Hotspots not accessible via keyboard or screen reader

Hi there, 

I read that Storyline 2 is supposed to be fully compliant with Accessibility guidelines, so I was surprised to discover that it has actually lost functionality that was present in Storyline 1!

Keyboard navigation no longer works on hotspots.

Similarly, screen readers no longer read out hotspot alt text. 

Please refer to published file here: https://dl.dropboxusercontent.com/u/101820917/troubleshooting/storyline-hotspots/story.html

Attached is the story file used to create this file. 

These issues mean that Storyline does not allow full keyboard navigation, meaning that it is not compliant with accessibility guidelines. 

I will log this as a support ticket, but was wondering if anyone had stumbled on this issue?

9 Replies
Kuriko A

Thanks Matthew. I did not find this page in my search for 'storyline', 'accessiility' and 'hotspots' so thanks for pointing it out. It seems to contradict the claim of 'Full keyboard navigation' that is stated on this page. So I wonder if the Articulate team are planning to update this claim on this page, so that it accurately reflects the capability of Storyline 2 and so that it doesn't confuse more users. Especially since people upgrading from Storyline 1 will expect the same functionality as was available in Storyline 1. 

Ashley Terwilliger-Pollard

Hi Kuriko,

Full keyboard navigation refers to navigating between slides or player elements using the arrow keys, space bar and enter key. Accessing elements on the slide such as a hotspot is not included in the navigation element.

Also, if you connect to the Storyline 1 508 guidelines here you'll see the same reference in regards to hotspots and drag and drops being an exception. 

Kuriko A

Hi Ashley,

Thanks for your response. This is so surprising since this functionality was present in storyline 1 and we relied on it heavily to create accessible courses.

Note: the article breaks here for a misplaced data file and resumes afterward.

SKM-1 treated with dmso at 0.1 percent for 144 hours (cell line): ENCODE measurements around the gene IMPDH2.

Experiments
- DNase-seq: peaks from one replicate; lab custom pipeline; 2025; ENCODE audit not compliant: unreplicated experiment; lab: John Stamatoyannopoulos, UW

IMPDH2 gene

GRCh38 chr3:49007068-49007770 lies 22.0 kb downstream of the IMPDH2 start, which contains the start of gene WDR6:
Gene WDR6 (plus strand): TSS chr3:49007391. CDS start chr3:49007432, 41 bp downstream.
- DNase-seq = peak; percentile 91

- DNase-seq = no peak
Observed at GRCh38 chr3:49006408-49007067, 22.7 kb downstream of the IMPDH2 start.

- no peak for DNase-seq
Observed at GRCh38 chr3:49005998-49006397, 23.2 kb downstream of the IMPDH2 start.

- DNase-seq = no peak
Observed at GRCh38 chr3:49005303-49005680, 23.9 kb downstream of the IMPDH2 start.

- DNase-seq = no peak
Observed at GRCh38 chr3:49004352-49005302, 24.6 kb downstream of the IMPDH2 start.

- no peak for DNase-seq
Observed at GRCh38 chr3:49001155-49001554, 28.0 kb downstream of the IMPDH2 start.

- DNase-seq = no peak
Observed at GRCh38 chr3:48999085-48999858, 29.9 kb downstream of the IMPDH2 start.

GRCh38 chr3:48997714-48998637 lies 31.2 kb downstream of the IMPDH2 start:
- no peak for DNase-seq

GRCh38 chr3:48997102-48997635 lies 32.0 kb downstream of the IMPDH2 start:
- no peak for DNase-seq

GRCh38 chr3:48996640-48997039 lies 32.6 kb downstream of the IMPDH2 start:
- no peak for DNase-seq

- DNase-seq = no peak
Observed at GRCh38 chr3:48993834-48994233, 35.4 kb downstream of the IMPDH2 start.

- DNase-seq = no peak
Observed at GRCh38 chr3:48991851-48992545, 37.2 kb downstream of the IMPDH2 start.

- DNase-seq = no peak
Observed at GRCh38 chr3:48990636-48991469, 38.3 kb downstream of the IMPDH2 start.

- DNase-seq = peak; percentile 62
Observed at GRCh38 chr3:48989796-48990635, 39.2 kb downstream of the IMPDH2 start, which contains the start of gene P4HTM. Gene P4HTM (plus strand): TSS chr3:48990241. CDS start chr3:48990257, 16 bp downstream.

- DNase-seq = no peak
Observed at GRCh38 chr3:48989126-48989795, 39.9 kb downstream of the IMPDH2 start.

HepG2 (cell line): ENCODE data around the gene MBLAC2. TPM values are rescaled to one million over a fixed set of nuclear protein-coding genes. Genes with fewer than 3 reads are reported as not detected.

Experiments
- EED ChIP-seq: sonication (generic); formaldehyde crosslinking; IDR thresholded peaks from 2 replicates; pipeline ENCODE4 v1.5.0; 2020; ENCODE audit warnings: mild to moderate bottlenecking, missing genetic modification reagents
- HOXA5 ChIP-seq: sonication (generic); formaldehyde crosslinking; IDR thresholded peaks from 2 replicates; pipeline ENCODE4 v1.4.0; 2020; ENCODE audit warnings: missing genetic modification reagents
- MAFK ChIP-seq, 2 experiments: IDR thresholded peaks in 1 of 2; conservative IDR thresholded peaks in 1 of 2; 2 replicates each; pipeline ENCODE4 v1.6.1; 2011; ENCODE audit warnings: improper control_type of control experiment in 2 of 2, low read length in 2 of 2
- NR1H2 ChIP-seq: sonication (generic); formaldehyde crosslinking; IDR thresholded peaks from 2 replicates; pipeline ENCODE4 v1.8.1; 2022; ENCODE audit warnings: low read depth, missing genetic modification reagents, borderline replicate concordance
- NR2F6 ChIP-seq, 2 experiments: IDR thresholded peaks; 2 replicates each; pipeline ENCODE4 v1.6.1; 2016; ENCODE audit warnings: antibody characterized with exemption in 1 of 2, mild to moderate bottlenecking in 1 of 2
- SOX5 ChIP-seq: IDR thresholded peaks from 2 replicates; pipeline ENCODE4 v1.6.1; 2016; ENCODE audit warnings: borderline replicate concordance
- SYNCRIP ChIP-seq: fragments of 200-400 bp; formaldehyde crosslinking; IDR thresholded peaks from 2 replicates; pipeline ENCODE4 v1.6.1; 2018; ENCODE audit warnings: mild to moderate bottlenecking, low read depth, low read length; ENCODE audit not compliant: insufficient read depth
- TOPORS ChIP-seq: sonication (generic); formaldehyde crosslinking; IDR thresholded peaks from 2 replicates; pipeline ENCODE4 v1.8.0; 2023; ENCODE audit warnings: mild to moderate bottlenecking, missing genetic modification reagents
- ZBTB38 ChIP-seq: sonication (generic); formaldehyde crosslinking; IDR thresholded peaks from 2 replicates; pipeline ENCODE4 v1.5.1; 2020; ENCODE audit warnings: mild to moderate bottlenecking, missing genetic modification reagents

I note the workaround of using transparent shapes instead of hotspots, however this is a nuisance as you can't easily identify them on screen during development since they are transparent. This means it's not as easy to manipulate/modify them as required.

I know your next step is to suggest I submit a feature request, but I honestly think it's ridiculous to have to request a feature that was already present before I 'upgraded' to storyline 2... Is there any explanation at all as to why this functionality was lost during the development of storyline 2? I thought that accessibility was meant to be a priority in the development of storyline 2?

Ashley Terwilliger-Pollard

Hi Kuriko,

I'm not sure I'm clear on how you had this before in Storyline 1, as hotspots were not accessible in Storyline 1 either per the linked documentation.  Here's the line I'm referring to within the Storyline 508 guidelines:

You can execute most Storyline functions using a keyboard. Exceptions include drag-and-drop and hotspot interactions.

So I can't say that it was lost or changed at all in Storyline 2. 

Kuriko A

Hi Ashley, 

Well... I waited to see if you might actually test this issue after falsely claiming that "hotspots were not accessible in Storyline 1". But since you haven't, I went ahead and replicated my file in Storyline 1. Please watch the 60 second video linked below in which you can clearly see that hotspots ARE accessible in Storyline 1 – both via keyboard and screen reader – and ARE NOT accessible in Storyline 2. 

Watch video here: https://dl.dropboxusercontent.com/u/101820917/troubleshooting/storyline-hotspots-video/index.html

The Storyline 1 file has been published, zipped and attached. Likewise, the story file is attached for your reference. 

In future, it would be greatly appreciated if the Articulate team could dignify users' bug reports by actually testing them first before responding.